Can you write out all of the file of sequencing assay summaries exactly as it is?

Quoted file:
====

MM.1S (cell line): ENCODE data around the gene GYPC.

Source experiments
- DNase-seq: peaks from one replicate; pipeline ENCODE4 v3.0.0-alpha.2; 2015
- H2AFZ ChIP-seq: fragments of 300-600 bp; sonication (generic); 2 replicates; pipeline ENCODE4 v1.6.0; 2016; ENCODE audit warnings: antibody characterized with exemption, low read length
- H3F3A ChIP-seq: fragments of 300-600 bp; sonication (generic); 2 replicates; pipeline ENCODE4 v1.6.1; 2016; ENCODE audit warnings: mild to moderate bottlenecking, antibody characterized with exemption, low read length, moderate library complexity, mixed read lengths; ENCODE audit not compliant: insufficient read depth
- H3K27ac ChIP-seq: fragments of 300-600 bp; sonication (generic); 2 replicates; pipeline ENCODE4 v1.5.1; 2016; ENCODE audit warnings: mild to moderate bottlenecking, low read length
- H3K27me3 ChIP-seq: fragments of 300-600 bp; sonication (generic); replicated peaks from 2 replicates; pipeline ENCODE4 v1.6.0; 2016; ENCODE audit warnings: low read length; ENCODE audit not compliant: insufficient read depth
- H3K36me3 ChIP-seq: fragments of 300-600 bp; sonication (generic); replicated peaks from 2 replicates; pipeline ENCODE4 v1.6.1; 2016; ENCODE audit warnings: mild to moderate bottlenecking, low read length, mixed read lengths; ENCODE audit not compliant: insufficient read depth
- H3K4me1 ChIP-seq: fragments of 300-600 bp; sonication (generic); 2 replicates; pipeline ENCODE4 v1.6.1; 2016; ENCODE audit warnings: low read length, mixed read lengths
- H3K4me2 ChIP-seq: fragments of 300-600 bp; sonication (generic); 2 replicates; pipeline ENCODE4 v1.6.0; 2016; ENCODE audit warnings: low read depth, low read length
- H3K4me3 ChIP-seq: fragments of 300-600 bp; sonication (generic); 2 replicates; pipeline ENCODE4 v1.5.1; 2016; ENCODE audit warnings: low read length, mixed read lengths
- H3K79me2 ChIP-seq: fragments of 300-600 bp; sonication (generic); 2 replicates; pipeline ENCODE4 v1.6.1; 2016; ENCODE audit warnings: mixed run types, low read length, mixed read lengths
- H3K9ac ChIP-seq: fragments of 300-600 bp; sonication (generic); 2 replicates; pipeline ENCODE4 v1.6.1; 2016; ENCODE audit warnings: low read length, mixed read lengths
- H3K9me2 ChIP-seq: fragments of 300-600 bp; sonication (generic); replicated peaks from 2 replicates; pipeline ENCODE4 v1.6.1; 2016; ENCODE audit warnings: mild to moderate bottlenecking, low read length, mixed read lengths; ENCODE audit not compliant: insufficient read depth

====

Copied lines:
MM.1S (cell line): ENCODE data around the gene GYPC.

Source experiments
- DNase-seq: peaks from one replicate; pipeline ENCODE4 v3.0.0-alpha.2; 2015
- H2AFZ ChIP-seq: fragments of 300-600 bp; sonication (generic); 2 replicates; pipeline ENCODE4 v1.6.0; 2016; ENCODE audit warnings: antibody characterized with exemption, low read length
- H3F3A ChIP-seq: fragments of 300-600 bp; sonication (generic); 2 replicates; pipeline ENCODE4 v1.6.1; 2016; ENCODE audit warnings: mild to moderate bottlenecking, antibody characterized with exemption, low read length, moderate library complexity, mixed read lengths; ENCODE audit not compliant: insufficient read depth
- H3K27ac ChIP-seq: fragments of 300-600 bp; sonication (generic); 2 replicates; pipeline ENCODE4 v1.5.1; 2016; ENCODE audit warnings: mild to moderate bottlenecking, low read length
- H3K27me3 ChIP-seq: fragments of 300-600 bp; sonication (generic); replicated peaks from 2 replicates; pipeline ENCODE4 v1.6.0; 2016; ENCODE audit warnings: low read length; ENCODE audit not compliant: insufficient read depth
- H3K36me3 ChIP-seq: fragments of 300-600 bp; sonication (generic); replicated peaks from 2 replicates; pipeline ENCODE4 v1.6.1; 2016; ENCODE audit warnings: mild to moderate bottlenecking, low read length, mixed read lengths; ENCODE audit not compliant: insufficient read depth
- H3K4me1 ChIP-seq: fragments of 300-600 bp; sonication (generic); 2 replicates; pipeline ENCODE4 v1.6.1; 2016; ENCODE audit warnings: low read length, mixed read lengths
- H3K4me2 ChIP-seq: fragments of 300-600 bp; sonication (generic); 2 replicates; pipeline ENCODE4 v1.6.0; 2016; ENCODE audit warnings: low read depth, low read length
- H3K4me3 ChIP-seq: fragments of 300-600 bp; sonication (generic); 2 replicates; pipeline ENCODE4 v1.5.1; 2016; ENCODE audit warnings: low read length, mixed read lengths
- H3K79me2 ChIP-seq: fragments of 300-600 bp; sonication (generic); 2 replicates; pipeline ENCODE4 v1.6.1; 2016; ENCODE audit warnings: mixed run types, low read length, mixed read lengths
- H3K9ac ChIP-seq: fragments of 300-600 bp; sonication (generic); 2 replicates; pipeline ENCODE4 v1.6.1; 2016; ENCODE audit warnings: low read length, mixed read lengths
- H3K9me2 ChIP-seq: fragments of 300-600 bp; sonication (generic); replicated peaks from 2 replicates; pipeline ENCODE4 v1.6.1; 2016; ENCODE audit warnings: mild to moderate bottlenecking, low read length, mixed read lengths; ENCODE audit not compliant: insufficient read depth